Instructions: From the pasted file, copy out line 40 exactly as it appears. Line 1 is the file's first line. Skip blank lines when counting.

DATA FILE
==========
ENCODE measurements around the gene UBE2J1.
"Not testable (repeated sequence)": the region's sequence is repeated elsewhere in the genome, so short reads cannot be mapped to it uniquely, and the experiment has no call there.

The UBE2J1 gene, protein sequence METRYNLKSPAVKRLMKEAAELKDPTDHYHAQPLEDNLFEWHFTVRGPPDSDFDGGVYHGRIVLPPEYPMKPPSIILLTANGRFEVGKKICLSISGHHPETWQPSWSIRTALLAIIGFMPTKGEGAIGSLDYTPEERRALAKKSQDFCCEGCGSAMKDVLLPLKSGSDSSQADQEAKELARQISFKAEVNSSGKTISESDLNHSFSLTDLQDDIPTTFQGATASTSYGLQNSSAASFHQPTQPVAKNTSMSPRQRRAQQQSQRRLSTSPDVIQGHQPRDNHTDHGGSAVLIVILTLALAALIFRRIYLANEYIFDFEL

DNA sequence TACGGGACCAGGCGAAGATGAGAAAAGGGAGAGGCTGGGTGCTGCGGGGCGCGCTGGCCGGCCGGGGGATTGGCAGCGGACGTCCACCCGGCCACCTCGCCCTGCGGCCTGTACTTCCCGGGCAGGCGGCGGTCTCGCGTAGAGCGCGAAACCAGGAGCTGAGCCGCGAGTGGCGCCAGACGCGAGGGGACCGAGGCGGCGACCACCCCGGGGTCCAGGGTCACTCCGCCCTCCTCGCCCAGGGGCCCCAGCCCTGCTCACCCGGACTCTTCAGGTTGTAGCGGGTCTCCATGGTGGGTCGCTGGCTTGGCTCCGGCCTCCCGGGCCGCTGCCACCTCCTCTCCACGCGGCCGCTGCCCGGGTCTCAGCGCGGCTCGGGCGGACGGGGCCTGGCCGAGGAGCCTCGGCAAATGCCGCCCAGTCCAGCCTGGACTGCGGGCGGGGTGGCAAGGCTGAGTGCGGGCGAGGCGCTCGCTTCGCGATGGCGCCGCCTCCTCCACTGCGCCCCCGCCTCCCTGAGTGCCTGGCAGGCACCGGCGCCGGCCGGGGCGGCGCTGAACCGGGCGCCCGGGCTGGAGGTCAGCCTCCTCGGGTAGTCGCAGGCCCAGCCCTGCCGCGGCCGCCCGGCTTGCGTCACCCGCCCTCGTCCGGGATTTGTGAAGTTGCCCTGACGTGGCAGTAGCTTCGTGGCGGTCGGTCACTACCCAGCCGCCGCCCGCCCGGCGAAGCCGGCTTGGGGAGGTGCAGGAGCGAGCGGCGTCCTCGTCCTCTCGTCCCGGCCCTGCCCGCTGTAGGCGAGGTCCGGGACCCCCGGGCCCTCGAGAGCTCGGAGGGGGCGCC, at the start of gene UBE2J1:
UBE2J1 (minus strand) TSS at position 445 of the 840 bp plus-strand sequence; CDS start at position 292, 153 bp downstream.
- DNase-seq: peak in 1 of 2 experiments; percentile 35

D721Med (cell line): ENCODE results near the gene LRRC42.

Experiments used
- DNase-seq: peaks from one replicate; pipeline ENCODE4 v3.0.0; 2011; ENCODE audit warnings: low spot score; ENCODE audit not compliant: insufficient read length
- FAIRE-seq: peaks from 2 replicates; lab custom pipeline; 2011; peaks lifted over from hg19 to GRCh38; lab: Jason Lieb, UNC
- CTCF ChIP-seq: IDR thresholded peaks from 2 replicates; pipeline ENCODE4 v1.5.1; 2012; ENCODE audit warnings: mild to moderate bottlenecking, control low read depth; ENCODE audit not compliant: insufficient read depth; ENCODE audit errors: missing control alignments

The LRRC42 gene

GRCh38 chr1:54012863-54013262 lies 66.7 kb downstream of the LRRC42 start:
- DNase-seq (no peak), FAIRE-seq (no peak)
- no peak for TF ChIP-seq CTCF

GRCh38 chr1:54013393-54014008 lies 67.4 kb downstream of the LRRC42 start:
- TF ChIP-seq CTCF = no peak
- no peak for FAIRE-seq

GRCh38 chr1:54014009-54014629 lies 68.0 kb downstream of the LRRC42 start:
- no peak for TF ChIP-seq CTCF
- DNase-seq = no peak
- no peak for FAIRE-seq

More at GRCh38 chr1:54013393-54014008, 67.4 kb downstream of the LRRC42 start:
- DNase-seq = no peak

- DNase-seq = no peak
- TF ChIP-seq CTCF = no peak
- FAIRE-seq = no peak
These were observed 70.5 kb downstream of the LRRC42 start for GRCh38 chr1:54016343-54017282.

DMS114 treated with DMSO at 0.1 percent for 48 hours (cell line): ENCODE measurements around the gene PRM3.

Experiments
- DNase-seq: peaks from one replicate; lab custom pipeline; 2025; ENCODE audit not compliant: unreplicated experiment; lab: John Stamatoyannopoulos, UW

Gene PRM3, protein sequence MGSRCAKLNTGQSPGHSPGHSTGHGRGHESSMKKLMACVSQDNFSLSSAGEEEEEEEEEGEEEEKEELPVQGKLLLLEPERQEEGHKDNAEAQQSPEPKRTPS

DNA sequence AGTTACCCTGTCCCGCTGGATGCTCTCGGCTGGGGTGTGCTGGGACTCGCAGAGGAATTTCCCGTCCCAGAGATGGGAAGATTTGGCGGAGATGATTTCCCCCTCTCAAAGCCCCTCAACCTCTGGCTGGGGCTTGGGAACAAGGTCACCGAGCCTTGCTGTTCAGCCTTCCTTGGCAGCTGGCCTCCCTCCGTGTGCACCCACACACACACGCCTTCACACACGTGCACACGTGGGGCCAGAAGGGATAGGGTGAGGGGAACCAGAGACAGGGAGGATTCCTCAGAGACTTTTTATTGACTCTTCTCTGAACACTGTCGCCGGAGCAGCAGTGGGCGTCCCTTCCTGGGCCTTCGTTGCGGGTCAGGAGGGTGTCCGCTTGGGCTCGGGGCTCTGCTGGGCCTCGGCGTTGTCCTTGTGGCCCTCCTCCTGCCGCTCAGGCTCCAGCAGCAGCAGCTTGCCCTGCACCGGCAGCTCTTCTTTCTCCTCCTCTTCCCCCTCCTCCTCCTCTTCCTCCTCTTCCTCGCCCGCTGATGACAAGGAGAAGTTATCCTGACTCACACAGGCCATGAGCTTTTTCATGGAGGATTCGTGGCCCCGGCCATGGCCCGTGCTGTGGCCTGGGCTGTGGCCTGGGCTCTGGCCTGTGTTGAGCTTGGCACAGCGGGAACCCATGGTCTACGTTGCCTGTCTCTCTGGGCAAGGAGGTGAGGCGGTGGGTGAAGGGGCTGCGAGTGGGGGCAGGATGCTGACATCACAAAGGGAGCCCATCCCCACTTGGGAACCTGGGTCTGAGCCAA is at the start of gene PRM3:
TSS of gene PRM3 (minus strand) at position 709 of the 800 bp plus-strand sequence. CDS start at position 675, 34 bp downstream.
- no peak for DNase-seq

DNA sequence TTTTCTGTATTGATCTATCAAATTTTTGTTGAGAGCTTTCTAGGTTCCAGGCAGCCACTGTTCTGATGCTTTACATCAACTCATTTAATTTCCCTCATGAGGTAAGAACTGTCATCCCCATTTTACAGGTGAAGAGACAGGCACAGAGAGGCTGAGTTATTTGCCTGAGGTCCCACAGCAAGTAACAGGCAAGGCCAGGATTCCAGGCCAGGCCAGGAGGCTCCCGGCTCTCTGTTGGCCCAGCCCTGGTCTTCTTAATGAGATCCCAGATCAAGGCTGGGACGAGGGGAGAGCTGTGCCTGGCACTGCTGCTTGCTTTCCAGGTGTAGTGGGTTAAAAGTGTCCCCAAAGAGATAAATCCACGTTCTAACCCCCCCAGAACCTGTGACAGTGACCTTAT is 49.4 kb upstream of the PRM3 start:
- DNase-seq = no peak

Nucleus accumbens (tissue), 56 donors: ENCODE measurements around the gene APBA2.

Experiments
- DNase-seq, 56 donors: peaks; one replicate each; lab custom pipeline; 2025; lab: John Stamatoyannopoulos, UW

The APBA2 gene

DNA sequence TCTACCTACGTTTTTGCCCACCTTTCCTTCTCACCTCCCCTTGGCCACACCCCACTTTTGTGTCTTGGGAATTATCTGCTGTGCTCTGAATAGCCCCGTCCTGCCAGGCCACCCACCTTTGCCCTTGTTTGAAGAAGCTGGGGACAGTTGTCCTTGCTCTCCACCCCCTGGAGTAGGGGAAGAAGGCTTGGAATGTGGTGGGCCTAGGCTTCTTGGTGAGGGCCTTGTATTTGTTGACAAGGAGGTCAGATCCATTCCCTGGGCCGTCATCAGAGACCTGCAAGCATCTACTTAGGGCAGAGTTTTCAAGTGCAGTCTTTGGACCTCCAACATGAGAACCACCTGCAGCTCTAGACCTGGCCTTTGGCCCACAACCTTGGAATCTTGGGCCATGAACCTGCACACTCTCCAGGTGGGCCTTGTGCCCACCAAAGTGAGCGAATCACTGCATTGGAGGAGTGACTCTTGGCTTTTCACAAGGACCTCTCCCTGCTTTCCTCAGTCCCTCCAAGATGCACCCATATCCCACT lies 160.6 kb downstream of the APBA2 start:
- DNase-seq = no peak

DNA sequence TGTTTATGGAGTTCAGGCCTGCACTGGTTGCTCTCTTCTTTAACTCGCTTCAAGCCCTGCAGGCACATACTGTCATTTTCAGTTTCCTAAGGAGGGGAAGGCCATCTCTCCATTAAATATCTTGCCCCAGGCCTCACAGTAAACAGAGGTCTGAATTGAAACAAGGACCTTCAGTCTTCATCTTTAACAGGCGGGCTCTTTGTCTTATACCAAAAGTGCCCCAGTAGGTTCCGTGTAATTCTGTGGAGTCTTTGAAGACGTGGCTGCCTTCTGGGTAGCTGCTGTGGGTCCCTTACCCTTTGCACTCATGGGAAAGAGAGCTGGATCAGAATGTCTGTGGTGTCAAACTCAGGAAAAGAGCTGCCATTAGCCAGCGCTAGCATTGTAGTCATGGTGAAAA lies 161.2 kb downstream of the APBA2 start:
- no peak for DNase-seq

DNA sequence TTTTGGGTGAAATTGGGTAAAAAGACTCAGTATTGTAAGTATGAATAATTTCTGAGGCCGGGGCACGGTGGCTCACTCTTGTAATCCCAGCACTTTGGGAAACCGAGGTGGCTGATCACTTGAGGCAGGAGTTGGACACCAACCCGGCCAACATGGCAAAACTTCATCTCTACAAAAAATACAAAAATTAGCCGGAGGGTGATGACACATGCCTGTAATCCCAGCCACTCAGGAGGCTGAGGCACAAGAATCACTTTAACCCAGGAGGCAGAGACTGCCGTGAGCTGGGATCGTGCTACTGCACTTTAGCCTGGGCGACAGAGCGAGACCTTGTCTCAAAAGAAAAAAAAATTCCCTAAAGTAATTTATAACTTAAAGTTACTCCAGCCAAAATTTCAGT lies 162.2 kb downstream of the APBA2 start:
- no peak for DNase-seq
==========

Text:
- DNase-seq, 56 donors: peaks; one replicate each; lab custom pipeline; 2025; lab: John Stamatoyannopoulos, UW